Three Books I’ve thrown back in the first half of 2017




This book sounded so GREAT!! I was sooooooo anxious to get it. And then….and then….on the first page….the FIRST page…a discussion of breasts, semen and other ick factors too great to mention. Totally killed my desire to read this one.







I LOVED A Man Called Ove and Britt-Marie Was Here and went on after this one to love Beartown, but My Grandmother Asked Me….. did not do it for me. I found it cloying and obnoxious. Well written, but just not for me–maybe because I was enjoying a few weeks as an Empty Nester before one of them came back? And, I’m not yet a Grandmother, either.







Although one review called this “THE” romance of the year, all I got was a very smug taunting of “I went to Columbia and you didn’t.” And more of the well-worn New- York-IS-the-world.  Of the three this is the only one I may try again. I started it on audio and not only didn’t like the start of the story, I didn’t enjoy the reader either.




And now a challenge:

If you read and loved any of these, leave me a comment to convince me to try again. Or, if you haven’t read them, leave a comment with a book you threw book and why. Yes, you may leave comments for both!


6 thoughts on “Three Books I’ve thrown back in the first half of 2017

  1. Ha ha, this was fun to read. Haven’t read any of these though. Once I choose a book, I feel like I already have a bit of investment in it (I chose to read it, after all), so I don’t often stop. But immediately James Joyce’s “Ulysses” comes to mind. Just couldn’t “get” it at all.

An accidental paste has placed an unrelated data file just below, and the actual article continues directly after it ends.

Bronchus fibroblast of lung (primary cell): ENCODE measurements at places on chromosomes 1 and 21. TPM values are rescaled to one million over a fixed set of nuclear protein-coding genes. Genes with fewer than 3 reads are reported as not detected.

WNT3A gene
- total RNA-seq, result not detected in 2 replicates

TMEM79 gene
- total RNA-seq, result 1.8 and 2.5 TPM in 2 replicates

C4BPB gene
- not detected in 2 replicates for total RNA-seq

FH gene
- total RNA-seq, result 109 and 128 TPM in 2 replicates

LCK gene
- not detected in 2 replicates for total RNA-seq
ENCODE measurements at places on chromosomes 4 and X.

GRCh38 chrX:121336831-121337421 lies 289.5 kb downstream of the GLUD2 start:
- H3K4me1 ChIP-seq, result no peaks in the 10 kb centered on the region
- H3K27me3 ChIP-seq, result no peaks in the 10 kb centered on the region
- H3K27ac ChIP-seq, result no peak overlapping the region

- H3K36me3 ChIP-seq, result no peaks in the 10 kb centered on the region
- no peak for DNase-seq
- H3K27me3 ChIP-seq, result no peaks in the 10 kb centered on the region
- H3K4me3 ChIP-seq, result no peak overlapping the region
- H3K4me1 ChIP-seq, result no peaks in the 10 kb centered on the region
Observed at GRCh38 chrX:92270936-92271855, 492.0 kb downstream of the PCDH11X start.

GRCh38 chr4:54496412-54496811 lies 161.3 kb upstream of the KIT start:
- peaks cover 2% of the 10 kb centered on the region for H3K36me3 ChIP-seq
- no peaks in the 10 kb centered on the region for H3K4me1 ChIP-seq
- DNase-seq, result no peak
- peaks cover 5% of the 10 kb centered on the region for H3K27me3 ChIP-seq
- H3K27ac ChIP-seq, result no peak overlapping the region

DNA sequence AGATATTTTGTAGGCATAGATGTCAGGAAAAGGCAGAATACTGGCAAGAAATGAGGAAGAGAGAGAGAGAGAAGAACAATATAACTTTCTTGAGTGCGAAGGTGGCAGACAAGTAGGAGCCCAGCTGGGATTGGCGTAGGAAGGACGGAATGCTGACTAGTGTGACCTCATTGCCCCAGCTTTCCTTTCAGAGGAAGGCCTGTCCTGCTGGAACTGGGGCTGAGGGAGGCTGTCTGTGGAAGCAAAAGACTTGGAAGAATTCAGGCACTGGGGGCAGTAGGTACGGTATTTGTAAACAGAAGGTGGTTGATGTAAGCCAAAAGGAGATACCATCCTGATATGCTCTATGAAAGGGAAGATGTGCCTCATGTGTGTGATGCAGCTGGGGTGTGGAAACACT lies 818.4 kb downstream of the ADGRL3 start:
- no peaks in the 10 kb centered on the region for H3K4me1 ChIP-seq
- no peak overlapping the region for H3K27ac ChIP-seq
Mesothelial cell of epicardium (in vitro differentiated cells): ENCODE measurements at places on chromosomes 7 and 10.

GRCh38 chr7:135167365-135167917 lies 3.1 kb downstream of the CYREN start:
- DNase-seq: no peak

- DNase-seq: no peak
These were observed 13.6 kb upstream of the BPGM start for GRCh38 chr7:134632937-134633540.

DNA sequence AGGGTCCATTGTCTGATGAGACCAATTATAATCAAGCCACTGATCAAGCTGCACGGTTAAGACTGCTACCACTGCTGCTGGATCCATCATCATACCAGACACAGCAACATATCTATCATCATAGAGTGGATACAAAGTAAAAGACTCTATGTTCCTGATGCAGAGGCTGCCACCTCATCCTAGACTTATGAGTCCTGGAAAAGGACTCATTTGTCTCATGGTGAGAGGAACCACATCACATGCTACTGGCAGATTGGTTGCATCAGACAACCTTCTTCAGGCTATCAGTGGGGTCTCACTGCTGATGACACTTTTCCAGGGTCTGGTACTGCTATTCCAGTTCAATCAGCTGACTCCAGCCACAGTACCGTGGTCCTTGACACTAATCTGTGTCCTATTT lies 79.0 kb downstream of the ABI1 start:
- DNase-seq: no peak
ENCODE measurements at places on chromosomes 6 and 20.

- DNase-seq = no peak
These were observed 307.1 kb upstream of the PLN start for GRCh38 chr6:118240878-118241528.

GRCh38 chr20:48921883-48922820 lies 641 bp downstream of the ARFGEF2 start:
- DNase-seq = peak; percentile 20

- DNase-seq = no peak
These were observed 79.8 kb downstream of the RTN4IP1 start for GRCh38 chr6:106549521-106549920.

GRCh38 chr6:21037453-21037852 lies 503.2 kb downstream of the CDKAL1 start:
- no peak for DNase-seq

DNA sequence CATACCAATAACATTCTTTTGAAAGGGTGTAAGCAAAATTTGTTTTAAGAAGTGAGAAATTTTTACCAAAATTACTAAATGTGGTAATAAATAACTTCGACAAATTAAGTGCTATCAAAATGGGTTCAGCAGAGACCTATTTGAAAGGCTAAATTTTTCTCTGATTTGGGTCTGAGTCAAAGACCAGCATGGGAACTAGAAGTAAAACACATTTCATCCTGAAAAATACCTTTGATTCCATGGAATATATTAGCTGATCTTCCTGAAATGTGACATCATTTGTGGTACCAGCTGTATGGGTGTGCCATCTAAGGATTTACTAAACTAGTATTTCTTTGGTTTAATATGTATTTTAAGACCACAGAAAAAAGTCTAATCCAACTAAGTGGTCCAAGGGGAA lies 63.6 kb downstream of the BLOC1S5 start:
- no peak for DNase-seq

Liked by 1 person

  2. I got rid of Jane Gardam’s “Old Filth” before I even started reading it last month, even though she’s one of my favourite authors. Did NOT want to read a book about ageing men. I’ve thought about reading it before and rejected it, so it’s obviously not for me!

    Liked by 1 person

  3. I loved Here comes the sun. I don’t mind talk about semen and what not. I mean was I surprised? Yes but that book is an interesting look into Jamaican society in terms of colorism, female relationships, LGBT issues and is a total gem. The three main females, two daughters and their mother are all flawed but sympathetic. Unlikable but understandable. Each is a discussion of the issues post-colonial Jamaica suffers from. The stories are tragic and engaging. I think it’s amazing that such a depressing book lies behind such a bright and jovial cover.

    My bookblog https://rodareads.wordpress.com/


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